Display Settings:

Format

Send to:

Choose Destination
We are sorry, but NCBI web applications do not support your browser and may not function properly. More information
Nucleic Acids Res. 2009 Jan;37(Database issue):D975-82. doi: 10.1093/nar/gkn873. Epub 2008 Nov 10.

Arabidopsis Hormone Database: a comprehensive genetic and phenotypic information database for plant hormone research in Arabidopsis.

Author information

  • 1National Laboratory of Protein Engineering and Plant Genetic Engineering, College of Life Sciences, Peking University, Beijing 100871, China.

Abstract

Plant hormones are small organic molecules that influence almost every aspect of plant growth and development. Genetic and molecular studies have revealed a large number of genes that are involved in responses to numerous plant hormones, including auxin, gibberellin, cytokinin, abscisic acid, ethylene, jasmonic acid, salicylic acid, and brassinosteroid. Here, we develop an Arabidopsis hormone database, which aims to provide a systematic and comprehensive view of genes participating in plant hormonal regulation, as well as morphological phenotypes controlled by plant hormones. Based on data from mutant studies, transgenic analysis and gene ontology (GO) annotation, we have identified a total of 1026 genes in the Arabidopsis genome that participate in plant hormone functions. Meanwhile, a phenotype ontology is developed to precisely describe myriad hormone-regulated morphological processes with standardized vocabularies. A web interface (http://ahd.cbi.pku.edu.cn) would allow users to quickly get access to information about these hormone-related genes, including sequences, functional category, mutant information, phenotypic description, microarray data and linked publications. Several applications of this database in studying plant hormonal regulation and hormone cross-talk will be presented and discussed.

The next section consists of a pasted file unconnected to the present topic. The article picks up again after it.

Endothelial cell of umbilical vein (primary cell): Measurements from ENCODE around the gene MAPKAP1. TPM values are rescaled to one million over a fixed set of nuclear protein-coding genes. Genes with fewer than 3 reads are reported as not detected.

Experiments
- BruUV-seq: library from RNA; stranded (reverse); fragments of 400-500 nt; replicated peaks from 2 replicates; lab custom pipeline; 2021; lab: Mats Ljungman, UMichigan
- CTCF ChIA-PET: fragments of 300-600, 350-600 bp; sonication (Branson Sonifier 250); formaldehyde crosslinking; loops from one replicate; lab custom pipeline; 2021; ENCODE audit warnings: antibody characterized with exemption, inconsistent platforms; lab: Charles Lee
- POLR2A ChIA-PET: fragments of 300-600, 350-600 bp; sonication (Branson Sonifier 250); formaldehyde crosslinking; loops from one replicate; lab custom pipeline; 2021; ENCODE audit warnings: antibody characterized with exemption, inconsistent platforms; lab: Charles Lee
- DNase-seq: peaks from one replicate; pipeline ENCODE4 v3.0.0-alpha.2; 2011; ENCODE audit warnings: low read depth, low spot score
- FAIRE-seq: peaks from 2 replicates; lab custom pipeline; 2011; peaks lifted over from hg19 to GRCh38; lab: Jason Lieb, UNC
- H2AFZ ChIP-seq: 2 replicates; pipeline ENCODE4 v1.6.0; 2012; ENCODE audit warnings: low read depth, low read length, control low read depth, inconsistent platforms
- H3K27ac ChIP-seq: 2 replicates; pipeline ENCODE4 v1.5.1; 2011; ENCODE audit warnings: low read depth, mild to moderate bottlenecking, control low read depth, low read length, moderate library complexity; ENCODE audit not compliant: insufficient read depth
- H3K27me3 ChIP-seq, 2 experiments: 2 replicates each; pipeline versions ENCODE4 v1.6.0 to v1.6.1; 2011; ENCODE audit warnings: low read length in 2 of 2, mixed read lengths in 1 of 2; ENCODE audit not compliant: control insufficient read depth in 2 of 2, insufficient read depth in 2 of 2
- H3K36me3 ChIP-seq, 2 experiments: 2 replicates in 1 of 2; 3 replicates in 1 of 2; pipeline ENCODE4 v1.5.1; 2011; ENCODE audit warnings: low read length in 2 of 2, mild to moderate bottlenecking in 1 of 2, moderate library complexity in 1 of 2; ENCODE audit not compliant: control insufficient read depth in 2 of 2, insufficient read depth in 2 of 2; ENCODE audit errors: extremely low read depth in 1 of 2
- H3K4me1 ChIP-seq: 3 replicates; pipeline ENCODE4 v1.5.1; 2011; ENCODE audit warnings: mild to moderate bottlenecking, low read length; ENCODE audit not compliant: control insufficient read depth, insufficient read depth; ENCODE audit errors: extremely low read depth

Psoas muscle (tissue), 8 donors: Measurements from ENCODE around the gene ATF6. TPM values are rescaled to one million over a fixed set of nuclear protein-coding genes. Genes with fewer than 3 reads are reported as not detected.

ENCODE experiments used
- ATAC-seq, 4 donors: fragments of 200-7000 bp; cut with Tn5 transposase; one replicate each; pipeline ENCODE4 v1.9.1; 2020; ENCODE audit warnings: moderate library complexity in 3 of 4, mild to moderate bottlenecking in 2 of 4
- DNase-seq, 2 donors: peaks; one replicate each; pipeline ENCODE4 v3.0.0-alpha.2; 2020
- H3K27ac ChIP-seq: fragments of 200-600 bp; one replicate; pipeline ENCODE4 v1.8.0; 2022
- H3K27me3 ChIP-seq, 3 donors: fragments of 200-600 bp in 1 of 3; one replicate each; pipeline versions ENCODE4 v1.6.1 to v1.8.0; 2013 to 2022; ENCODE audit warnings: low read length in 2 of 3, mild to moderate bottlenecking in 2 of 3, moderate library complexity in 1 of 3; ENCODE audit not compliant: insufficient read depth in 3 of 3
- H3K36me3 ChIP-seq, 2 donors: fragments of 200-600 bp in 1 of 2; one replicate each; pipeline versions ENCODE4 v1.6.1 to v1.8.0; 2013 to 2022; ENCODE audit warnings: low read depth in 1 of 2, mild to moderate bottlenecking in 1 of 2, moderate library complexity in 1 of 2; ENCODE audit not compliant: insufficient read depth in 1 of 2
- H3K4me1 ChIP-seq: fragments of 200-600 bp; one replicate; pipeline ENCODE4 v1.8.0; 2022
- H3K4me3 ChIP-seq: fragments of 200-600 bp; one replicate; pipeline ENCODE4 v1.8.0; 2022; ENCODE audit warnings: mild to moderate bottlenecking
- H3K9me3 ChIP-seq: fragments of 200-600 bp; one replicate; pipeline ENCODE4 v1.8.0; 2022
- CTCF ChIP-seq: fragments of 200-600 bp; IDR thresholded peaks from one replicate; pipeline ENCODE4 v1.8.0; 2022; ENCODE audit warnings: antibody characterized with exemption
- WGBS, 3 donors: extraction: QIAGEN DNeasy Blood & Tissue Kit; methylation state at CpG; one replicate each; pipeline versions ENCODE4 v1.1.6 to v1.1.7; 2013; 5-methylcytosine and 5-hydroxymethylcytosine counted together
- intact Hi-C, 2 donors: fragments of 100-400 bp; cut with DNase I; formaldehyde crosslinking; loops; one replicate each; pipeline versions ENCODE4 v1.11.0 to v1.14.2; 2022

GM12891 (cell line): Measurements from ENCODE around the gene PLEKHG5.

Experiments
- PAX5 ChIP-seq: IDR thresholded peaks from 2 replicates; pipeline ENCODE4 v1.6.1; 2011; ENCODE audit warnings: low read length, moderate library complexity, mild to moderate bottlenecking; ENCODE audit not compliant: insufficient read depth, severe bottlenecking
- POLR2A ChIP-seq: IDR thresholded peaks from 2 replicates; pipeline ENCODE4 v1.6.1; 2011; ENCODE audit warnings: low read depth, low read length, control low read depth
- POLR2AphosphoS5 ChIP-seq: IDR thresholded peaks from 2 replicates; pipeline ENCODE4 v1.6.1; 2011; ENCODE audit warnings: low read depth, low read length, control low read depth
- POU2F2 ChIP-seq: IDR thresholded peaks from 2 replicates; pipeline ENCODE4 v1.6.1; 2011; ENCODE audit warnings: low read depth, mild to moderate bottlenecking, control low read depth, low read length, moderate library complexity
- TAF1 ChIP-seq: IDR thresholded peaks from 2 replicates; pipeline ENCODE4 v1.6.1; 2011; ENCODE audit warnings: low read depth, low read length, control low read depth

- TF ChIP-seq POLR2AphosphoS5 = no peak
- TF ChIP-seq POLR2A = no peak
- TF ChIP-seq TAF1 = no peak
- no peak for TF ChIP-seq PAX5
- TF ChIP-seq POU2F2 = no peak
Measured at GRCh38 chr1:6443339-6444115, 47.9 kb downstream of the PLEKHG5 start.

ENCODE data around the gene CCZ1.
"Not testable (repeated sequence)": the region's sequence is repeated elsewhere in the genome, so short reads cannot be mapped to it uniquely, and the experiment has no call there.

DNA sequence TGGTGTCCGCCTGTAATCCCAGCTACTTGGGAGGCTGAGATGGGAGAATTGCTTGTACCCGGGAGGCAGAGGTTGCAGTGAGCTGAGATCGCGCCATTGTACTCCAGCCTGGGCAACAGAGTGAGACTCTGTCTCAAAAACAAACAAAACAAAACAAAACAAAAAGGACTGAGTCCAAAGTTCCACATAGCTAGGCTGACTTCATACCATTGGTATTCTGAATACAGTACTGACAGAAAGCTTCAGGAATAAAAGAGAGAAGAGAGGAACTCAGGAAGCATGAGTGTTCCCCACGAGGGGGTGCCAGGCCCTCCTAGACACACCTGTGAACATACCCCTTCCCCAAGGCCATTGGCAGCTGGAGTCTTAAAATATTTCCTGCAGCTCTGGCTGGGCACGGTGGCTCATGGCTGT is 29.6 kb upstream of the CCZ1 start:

PMID:
19015126
[PubMed - indexed for MEDLINE]
PMCID:
PMC2686556
Free PMC Article

Images from this publication.See all images (5)Free text

Figure 1.
Figure 2.
Figure 3.
Figure 4.
Figure 5.
PubMed Commons home

PubMed Commons

0 comments
How to join PubMed Commons

    Supplemental Content

    Full text links

    Icon for HighWire Icon for PubMed Central
    Loading ...
    Write to the Help Desk